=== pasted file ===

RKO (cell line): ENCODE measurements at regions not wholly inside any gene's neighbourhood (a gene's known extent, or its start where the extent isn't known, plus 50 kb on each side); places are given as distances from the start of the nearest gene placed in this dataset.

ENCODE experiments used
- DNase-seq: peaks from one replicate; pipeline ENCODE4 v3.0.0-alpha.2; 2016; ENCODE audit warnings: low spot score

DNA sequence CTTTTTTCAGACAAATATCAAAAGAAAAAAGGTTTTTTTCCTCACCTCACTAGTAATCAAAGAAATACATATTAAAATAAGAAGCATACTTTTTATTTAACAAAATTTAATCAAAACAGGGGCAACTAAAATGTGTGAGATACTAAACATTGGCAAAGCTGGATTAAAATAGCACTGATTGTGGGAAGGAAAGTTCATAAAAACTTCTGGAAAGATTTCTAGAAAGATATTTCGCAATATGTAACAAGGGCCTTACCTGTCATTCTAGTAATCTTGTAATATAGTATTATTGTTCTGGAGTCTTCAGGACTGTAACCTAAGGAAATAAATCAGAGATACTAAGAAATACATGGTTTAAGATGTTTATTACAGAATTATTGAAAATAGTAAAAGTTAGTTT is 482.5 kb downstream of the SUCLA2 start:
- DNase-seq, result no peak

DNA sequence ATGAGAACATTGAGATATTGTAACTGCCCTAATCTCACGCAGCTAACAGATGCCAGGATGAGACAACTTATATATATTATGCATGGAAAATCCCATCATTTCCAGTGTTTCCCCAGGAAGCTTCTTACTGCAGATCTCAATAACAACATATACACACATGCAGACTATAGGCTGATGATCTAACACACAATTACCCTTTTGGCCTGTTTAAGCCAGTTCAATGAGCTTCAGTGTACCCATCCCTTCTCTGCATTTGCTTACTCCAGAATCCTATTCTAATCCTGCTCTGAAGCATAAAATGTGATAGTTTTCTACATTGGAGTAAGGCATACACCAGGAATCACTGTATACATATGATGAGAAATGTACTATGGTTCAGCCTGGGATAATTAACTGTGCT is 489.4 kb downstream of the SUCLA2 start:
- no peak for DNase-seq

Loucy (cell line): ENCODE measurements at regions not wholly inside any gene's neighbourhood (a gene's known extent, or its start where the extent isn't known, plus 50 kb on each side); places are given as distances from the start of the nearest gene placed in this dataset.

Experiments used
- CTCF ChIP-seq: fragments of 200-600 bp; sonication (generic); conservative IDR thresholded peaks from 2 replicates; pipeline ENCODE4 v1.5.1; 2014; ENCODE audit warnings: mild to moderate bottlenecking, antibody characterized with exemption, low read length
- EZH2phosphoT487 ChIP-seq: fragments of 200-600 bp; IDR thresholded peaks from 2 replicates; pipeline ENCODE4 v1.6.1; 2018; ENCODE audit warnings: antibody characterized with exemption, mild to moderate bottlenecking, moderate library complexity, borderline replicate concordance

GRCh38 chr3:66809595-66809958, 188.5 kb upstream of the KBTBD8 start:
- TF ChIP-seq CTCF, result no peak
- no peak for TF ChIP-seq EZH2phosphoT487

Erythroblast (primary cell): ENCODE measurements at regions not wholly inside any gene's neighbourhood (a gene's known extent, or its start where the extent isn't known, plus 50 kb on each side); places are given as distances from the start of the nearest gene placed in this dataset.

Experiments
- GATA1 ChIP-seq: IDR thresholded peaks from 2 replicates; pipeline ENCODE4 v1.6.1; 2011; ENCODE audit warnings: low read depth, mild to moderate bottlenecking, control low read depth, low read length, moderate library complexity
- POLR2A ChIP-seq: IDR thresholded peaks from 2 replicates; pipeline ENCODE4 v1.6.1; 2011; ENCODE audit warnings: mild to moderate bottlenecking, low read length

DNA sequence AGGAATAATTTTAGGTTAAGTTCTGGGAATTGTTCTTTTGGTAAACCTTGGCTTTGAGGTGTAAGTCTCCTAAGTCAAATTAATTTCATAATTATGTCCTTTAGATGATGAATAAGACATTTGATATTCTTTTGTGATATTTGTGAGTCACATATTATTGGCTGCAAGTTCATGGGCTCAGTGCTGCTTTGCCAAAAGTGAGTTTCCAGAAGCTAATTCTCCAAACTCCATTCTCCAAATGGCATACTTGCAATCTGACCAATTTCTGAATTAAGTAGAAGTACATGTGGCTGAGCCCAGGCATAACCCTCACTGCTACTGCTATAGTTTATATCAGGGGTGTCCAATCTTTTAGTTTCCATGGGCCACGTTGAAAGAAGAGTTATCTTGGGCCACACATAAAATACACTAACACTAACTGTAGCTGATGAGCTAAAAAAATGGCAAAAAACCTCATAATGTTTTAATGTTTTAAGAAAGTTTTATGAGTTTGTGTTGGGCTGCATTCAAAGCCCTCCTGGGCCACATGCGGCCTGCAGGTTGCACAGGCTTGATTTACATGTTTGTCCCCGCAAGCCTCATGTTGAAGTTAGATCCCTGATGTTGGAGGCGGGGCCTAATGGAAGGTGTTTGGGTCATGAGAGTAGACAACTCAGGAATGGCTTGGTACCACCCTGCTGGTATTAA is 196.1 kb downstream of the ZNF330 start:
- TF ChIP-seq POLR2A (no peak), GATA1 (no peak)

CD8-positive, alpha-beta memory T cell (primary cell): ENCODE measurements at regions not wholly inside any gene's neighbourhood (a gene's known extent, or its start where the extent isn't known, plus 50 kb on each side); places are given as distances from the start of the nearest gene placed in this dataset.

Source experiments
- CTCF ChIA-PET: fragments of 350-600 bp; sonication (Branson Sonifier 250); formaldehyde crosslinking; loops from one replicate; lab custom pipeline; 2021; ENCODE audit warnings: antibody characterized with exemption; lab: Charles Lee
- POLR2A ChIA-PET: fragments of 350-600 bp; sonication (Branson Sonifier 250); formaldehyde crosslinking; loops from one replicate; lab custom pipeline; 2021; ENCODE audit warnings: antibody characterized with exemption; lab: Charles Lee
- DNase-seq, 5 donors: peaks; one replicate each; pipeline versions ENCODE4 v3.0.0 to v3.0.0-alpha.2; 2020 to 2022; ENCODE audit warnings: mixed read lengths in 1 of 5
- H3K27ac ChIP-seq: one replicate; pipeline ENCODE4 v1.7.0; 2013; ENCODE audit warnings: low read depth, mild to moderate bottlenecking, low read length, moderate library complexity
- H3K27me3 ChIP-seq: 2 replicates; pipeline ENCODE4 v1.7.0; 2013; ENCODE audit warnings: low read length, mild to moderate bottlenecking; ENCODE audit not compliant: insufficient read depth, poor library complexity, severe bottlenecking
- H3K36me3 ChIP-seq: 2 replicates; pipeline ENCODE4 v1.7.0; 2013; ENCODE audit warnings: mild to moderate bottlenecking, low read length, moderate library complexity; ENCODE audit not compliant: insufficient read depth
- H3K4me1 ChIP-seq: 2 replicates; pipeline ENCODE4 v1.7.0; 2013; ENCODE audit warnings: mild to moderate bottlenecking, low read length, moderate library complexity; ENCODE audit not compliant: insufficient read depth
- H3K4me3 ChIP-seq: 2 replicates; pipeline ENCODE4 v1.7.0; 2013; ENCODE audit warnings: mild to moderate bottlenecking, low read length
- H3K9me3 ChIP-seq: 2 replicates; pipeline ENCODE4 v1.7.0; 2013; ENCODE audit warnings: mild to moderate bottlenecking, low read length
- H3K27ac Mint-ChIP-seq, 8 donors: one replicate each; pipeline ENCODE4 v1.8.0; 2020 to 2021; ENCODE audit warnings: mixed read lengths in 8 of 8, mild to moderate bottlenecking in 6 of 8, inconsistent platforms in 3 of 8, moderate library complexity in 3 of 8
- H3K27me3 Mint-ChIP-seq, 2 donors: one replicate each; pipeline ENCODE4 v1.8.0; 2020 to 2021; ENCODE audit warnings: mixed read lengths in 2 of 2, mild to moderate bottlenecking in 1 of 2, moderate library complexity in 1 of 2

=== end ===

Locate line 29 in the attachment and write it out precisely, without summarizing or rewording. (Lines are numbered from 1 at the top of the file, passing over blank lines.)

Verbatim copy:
- H3K4me1 ChIP-seq: 2 replicates; pipeline ENCODE4 v1.7.0; 2013; ENCODE audit warnings: mild to moderate bottlenecking, low read length, moderate library complexity; ENCODE audit not compliant: insufficient read depth